Tag Archives: Vacation

Falconer and His Hawk in Mexico

A Harris's Hawk stands on a falconer's fist at a Cancun, Mexico, resort.

A Harris’s Hawk stands on a falconer’s gloved fist at a Cancun, Mexico, resort.

I’ve been reading “H is for Hawk” by Helen MacDonald, about a woman training a goshawk, and I took the book to a resort in Cancun, Mexico, where my husband and I were attending a wedding. So with falconry on my mind, I was excited to see a man with hawk at the resort. My husband spotted the bird first. He trained his own hawk many years ago.

I rushed over and asked the man many questions and took some photos (lucky to have my camera with me.)

The bird, a Harris’s Hawk, named Runner, was two years old and had been bred by the man’s family, which has been in the bird breeding and training business for five generations (now including his son.) It took three months to train the bird to return to the fist. “He thinks of us as his parents,” he said.

He calls the bird back to his fist with a click and then feeds it. The bird is gentle (except with food) and good with children.  I was able to pet it a little.

The man brings Runner to the resort about three times a week to discourage smaller birds from taking up residence in the trees and around the pool, where they would leave bird droppings, and at outdoor restaurants.

The man said that Harris’s Hawks were very smart and were some of the few birds of prey that hunted in groups.

“They are called the wolf of the desert,” he said. “They live in Sonora and Chihuahua.”

The Harris’s hawk (Parabuteo unicinctus) formerly known as the bay-winged hawk or dusky hawk, is a medium-large bird of prey that breeds from the southwestern United States south to Chile, central Argentina, and Brazil

Runner lives in the man’s house, along with 18 other birds. “They live like kings.” In all, the family business owns 300 birds that they have bred, including eagles and macaws in addition to hawks.

I wish I would have thought to ask him his name and the name of his business, but at least I was able to take some photos.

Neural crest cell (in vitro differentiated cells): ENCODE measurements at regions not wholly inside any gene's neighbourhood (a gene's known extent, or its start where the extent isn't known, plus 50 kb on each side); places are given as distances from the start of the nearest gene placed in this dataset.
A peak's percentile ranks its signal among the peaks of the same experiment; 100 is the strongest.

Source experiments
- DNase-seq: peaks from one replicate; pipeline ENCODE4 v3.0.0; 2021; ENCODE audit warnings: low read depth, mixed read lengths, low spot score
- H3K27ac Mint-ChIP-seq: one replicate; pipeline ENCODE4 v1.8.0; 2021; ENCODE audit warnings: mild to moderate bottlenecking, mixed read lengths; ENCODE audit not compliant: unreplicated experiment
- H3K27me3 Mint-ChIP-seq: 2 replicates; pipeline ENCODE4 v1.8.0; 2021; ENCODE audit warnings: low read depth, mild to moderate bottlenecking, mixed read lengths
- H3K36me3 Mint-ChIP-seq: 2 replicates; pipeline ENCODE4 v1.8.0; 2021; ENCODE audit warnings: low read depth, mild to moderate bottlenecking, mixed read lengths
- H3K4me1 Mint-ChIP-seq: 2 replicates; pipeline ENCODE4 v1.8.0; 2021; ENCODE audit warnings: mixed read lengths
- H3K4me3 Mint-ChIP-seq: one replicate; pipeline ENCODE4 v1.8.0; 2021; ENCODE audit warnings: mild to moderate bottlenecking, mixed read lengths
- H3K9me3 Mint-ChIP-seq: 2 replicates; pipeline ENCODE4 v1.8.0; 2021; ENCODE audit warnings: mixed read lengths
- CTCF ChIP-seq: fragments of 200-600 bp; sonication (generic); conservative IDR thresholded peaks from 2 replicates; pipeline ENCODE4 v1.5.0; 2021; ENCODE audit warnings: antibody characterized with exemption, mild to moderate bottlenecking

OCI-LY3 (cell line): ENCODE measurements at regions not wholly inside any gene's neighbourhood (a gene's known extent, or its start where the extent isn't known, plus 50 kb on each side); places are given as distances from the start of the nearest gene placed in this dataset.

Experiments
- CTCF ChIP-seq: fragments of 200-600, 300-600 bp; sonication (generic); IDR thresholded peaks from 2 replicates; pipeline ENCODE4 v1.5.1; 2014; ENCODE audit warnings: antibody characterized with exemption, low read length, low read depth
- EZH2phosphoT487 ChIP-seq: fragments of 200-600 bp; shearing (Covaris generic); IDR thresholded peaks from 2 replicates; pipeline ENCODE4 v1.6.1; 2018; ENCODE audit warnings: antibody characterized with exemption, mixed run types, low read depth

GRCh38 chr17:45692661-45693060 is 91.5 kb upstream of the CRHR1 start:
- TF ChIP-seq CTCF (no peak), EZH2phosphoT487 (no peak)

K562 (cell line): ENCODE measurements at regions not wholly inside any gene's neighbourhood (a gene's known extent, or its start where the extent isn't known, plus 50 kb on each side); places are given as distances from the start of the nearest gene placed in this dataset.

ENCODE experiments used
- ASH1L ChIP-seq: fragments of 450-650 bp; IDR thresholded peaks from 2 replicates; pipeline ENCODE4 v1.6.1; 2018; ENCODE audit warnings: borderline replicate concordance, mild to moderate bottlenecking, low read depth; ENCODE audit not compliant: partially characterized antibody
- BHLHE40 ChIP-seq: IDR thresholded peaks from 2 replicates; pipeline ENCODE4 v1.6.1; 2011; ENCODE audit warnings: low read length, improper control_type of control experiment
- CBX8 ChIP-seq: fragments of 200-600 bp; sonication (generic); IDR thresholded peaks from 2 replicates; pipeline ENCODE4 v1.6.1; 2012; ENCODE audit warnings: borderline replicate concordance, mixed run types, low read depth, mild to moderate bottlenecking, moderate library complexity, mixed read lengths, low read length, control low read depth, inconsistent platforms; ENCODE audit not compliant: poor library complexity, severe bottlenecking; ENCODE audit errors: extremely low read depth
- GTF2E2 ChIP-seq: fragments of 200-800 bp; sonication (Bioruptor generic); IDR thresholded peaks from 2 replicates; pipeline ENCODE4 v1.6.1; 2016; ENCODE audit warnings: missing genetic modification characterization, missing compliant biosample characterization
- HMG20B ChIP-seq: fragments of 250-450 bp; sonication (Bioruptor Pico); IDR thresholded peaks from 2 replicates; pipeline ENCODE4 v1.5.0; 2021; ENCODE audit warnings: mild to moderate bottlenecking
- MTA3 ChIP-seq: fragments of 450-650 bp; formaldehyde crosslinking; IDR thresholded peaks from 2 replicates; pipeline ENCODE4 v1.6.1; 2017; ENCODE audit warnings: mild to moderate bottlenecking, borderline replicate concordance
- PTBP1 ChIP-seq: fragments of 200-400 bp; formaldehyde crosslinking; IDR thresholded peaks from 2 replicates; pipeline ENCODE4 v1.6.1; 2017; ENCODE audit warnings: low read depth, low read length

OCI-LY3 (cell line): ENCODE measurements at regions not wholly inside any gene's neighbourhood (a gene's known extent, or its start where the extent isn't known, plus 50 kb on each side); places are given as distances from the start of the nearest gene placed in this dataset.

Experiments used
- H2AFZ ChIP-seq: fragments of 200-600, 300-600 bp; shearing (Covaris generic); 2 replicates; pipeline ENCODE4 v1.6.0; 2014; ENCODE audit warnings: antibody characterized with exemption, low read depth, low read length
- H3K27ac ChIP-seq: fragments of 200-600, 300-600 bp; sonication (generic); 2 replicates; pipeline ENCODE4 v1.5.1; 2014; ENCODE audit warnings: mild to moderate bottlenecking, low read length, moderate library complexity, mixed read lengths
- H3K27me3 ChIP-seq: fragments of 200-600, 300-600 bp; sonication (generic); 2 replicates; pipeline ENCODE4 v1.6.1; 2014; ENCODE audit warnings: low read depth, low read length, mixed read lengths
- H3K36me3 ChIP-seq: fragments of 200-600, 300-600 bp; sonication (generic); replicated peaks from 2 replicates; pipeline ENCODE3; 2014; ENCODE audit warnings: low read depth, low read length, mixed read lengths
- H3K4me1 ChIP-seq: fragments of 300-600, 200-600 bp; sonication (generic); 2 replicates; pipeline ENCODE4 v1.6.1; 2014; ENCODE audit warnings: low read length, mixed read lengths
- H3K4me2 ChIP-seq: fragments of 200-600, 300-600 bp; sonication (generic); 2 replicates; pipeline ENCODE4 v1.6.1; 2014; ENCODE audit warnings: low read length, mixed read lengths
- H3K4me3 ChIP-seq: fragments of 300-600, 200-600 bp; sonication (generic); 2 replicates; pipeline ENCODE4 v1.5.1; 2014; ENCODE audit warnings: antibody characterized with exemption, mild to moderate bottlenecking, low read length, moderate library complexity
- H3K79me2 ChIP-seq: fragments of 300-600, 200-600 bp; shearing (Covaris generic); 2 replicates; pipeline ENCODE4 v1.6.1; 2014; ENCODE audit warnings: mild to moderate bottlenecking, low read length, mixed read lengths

A falconer brings a Harris's Hawk to a Cancun, Mexico, resort to discourage smaller birds from hanging out on the grounds and pool areas, where they might soil the landscape. Clockwise from the upper left, the hawk flies to a palm tree; the hawk sitting in a tree; a little girl petting the hawk; the hawk resting on the man's gloved fist; and the hawk eating some food after being called back from the palm tree with a click.

A falconer brings a Harris’s Hawk to a Cancun, Mexico, resort to discourage smaller birds from hanging out on the grounds and pool areas, where they might soil the landscape. Clockwise from the upper left, the hawk flies to a palm tree; the hawk sitting in a tree; a little girl petting the hawk; the hawk resting on the man’s gloved fist; and the hawk eating some food after being called back from the palm tree with a click.

About the Harris’s Hawk.
“H is for Hawk” by Helen MacDonald

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Filed under Animals, Biology, Bird-watching, Birds, Photography, Travel

Grand Hotel, Mackinac Island, Michigan

Horseback riders pass the Grand Hotel on Mackinac Island, Michigan. Opened in 1887, the Grand Hotel is the largest summer hotel in the world. Motorized vehicles aren’t allowed on Mackinac Island, so everyone walks, rides bicycles, takes a horse-drawn carriage or goes on horseback.

This June, I finally visited Mackinac Island, Michigan. I’ve wanted to visited Mackinac Island, Michigan, and the Grand Hotel, ever since I saw “Somewhere in Time,” the 1980 romantic time-traveling movie starring Christopher Reeve and Jane Seymour. (Thanks to my husband. He did all of the driving.) What took me so long? The island and the hotel are fabulous.

The island is definitely a trip back in time. No motorized vehicles are allowed on the island, except an ambulance and a police car and snow mobiles in the winter. People get around on bicycles, on horse back, in horse-drawn carriages and on foot. The island is famous for its lilacs and fudge. The island was the second U.S. National Park, after Yellowstone National Park, but it was turned over to the state of Michigan. Now, eighty percent of the island is Michigan State Park.